- If possible, have a phone nearby at all times, preferably one to which the stalker has never had access. Memorize emergency numbers, and make sure that 911 and helpful family or friends are on speed dial.

- Vary routines, including changing routes to work, school, the grocery store and other places regularly frequented. Limit time spent alone and try to shop at different stores and visit different bank branches.

- When out of the house or work environment, try not to travel alone and try to stay in public areas.

- Get a new, unlisted phone number. Leave the old number active and connected to an answering machine or voicemail. Have a friend, advocate or law enforcement screen the calls, and save any messages from the stalker. These messages, particularly those that are explicitly abusive or threatening, can be critical evidence for law enforcement to build a stalking case against the offender.

- Do not interact with the person stalking or harassing you. Responding to stalker’s actions may reinforce their behavior.

- Consider obtaining a protective order against the stalker. Some states offer stalking protective orders and other victims may be eligible for protective orders under their state’s domestic violence statutes.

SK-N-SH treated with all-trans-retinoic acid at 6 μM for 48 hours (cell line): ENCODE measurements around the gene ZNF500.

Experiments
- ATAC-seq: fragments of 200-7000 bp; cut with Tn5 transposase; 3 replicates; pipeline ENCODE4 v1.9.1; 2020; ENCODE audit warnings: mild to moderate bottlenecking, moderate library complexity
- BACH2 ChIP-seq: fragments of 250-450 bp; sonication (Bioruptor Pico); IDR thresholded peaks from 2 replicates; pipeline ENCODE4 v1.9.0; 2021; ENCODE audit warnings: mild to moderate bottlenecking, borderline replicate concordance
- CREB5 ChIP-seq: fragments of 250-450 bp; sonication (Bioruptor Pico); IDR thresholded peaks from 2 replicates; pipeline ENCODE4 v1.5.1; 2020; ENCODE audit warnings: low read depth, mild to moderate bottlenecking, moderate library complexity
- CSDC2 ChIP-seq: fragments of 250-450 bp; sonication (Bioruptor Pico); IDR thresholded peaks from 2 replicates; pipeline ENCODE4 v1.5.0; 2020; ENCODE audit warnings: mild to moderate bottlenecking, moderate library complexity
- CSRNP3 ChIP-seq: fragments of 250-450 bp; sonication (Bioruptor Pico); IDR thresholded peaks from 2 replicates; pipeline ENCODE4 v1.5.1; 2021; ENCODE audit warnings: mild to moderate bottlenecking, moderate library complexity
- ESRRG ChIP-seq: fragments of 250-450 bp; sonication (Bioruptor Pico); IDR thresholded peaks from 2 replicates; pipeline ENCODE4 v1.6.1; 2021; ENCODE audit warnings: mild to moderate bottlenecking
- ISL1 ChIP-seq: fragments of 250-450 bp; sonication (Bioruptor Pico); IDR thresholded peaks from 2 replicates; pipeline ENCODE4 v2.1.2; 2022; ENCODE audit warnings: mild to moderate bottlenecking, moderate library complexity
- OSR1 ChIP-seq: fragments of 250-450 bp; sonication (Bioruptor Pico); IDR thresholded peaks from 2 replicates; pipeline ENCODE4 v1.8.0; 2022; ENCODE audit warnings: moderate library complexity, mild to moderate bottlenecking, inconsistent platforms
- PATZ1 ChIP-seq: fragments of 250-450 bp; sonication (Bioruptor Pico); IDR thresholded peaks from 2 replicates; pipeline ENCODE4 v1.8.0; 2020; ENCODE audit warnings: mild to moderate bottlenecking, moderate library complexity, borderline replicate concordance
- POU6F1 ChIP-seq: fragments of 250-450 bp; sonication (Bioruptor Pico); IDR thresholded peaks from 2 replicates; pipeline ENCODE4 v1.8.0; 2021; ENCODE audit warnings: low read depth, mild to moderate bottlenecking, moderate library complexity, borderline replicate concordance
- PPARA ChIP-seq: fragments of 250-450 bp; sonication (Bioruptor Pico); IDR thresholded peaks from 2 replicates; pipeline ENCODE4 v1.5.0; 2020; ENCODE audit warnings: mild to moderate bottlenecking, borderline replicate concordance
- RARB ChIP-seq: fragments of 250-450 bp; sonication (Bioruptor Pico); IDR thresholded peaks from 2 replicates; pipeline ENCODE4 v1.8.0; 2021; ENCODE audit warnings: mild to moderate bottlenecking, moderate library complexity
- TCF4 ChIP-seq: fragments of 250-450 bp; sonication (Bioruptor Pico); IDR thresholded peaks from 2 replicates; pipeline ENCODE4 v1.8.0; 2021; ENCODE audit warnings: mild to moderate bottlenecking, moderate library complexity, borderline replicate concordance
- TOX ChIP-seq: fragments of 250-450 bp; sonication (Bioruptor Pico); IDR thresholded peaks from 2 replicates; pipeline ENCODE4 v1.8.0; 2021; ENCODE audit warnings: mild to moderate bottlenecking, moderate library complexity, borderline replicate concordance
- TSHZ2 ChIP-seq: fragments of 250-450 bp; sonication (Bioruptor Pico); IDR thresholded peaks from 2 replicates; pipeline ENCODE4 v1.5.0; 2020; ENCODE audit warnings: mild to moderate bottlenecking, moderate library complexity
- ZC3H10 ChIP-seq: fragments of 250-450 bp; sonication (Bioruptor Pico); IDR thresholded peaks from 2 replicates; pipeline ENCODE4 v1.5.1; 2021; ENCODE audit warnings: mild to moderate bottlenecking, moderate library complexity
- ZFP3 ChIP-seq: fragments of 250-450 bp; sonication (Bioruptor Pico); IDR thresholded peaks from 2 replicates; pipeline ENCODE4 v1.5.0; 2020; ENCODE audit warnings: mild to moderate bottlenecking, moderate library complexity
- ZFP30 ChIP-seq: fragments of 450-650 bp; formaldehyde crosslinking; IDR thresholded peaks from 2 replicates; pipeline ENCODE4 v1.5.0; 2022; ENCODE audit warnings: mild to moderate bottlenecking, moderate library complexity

- Trust your instincts. If you’re somewhere that doesn’t feel safe, either find ways to make it safer or leave.

- If in imminent danger, go to a safe place like a police station, domestic violence shelter or public area.

- Identify escape routes out of your house. Teach them to your children.

- Install solid core doors with dead bolts. If all keys cannot be accounted for, change the locks and secure the spare keys. Fix any broken windows or doors.

- Have a code word you use with your children that tells them when they need to leave.

- Inform neighbors and, if residing in an apartment, any onsite managers about the situation, providing them with a photo or description of the stalker and any vehicles they may drive if known. Ask your neighbors to call the police if they see the stalker at your house. Agree on a signal you will use when you need them to call the police.

- Pack a bag with important items you’d need if you had to leave quickly. Put the bag in a safe place, or give it to a friend or relative you trust.

- Give a picture of the stalker to security, supervisors and friends at work and school.

- Ask a security guard to walk you to your car or to the bus.

- Give the school or daycare center a copy of your protective order. Tell them not to release your children to anyone without talking to you first.

- Make sure your children know to tell a teacher or administrator at school if they see the stalker.

- Make sure that the school and work know not to give your address or phone number to anyone.

- Keep a copy of your protective order at work.

Contact Patricia Middleton by email at pmiddleton@mcphersonsentinel.com or follow her stories on Twitter at @MacSentinel.